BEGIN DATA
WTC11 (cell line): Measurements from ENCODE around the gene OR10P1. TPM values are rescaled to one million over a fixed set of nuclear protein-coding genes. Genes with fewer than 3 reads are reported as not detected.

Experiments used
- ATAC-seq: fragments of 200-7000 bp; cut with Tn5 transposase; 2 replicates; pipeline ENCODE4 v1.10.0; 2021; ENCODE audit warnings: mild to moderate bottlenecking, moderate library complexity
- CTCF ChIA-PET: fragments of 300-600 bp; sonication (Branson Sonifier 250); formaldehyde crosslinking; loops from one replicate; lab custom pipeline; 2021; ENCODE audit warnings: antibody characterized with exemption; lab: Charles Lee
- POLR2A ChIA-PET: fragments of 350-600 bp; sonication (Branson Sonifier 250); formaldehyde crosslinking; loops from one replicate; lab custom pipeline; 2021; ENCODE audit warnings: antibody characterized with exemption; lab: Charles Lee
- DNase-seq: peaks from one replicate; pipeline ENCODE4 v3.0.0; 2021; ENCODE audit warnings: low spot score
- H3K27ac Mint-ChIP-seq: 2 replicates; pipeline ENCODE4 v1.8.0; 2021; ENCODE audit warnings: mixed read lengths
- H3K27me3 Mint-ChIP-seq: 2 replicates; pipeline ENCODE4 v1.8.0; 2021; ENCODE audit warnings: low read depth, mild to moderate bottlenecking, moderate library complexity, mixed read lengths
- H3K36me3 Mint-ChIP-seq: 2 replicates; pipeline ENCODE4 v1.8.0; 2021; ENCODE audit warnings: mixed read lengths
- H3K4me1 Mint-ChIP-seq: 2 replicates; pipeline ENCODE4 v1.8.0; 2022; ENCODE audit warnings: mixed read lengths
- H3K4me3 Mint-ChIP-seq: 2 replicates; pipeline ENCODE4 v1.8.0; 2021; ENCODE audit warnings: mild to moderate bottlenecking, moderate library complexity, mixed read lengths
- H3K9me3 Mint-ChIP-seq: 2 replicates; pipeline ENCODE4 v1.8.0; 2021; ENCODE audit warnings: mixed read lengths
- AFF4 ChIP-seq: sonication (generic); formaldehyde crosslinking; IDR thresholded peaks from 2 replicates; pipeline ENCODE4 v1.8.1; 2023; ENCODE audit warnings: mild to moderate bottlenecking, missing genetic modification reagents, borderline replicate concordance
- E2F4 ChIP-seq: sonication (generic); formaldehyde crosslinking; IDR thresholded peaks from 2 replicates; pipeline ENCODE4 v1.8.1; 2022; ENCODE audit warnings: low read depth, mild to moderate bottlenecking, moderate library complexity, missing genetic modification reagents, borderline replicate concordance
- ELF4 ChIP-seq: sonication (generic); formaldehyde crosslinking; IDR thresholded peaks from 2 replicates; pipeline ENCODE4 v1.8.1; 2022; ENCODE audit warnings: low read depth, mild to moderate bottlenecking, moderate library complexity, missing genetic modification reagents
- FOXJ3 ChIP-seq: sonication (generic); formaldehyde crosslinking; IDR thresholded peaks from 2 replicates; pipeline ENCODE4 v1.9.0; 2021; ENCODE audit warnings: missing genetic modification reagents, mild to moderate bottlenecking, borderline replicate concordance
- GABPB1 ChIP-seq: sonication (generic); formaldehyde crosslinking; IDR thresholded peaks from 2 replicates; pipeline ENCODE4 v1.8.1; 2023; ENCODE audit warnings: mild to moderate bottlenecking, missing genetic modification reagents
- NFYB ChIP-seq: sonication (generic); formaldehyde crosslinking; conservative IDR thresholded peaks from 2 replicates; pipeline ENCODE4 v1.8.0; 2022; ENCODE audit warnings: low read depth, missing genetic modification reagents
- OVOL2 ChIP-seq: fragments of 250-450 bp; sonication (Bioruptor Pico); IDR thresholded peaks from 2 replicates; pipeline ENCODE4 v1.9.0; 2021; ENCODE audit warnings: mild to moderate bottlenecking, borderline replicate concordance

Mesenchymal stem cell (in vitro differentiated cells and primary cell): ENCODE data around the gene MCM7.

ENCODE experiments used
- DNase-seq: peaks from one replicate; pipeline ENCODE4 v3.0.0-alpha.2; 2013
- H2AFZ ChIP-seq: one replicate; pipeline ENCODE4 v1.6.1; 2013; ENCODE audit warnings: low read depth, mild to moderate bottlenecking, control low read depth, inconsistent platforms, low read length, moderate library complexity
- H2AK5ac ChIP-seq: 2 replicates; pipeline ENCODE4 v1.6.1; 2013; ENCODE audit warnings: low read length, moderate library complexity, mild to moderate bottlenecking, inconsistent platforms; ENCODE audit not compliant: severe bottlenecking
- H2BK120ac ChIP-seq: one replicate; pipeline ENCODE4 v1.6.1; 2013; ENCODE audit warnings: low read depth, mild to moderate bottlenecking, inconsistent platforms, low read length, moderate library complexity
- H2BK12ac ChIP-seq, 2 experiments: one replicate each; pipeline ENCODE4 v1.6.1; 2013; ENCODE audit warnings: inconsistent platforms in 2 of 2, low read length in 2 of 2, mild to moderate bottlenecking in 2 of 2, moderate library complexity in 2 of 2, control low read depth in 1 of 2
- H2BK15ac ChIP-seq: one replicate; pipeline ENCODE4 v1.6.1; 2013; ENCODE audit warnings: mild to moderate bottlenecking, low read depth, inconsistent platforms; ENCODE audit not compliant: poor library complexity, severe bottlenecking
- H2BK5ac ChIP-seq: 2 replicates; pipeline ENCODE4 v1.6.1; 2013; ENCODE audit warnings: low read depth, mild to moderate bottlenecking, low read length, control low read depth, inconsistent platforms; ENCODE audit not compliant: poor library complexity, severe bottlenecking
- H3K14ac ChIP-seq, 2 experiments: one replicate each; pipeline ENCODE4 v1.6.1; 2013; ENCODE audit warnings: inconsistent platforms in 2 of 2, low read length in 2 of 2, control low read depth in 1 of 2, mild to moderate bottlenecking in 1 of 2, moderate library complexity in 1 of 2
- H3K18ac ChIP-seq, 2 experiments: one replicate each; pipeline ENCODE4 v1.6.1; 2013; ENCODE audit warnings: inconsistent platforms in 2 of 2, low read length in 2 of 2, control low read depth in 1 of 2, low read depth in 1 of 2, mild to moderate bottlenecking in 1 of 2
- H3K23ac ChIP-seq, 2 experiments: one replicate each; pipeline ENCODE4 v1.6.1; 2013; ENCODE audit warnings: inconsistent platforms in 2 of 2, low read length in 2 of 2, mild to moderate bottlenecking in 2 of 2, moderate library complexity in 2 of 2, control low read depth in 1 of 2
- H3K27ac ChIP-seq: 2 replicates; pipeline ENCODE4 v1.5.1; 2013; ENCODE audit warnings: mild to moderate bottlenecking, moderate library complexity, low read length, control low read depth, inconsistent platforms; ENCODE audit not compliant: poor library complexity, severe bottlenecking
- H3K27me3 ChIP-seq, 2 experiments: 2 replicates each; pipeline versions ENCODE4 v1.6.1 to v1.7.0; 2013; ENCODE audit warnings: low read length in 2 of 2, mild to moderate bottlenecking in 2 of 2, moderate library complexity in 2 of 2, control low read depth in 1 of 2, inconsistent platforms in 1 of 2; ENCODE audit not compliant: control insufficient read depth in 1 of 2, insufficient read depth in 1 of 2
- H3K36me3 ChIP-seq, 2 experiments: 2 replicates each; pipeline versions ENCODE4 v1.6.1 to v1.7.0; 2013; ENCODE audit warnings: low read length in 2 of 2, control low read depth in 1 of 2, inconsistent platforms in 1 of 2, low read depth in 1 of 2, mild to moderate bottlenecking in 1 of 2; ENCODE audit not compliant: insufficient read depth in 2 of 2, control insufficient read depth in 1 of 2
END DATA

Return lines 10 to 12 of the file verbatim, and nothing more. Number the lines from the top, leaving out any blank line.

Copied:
- H3K4me1 Mint-ChIP-seq: 2 replicates; pipeline ENCODE4 v1.8.0; 2022; ENCODE audit warnings: mixed read lengths
- H3K4me3 Mint-ChIP-seq: 2 replicates; pipeline ENCODE4 v1.8.0; 2021; ENCODE audit warnings: mild to moderate bottlenecking, moderate library complexity, mixed read lengths
- H3K9me3 Mint-ChIP-seq: 2 replicates; pipeline ENCODE4 v1.8.0; 2021; ENCODE audit warnings: mixed read lengths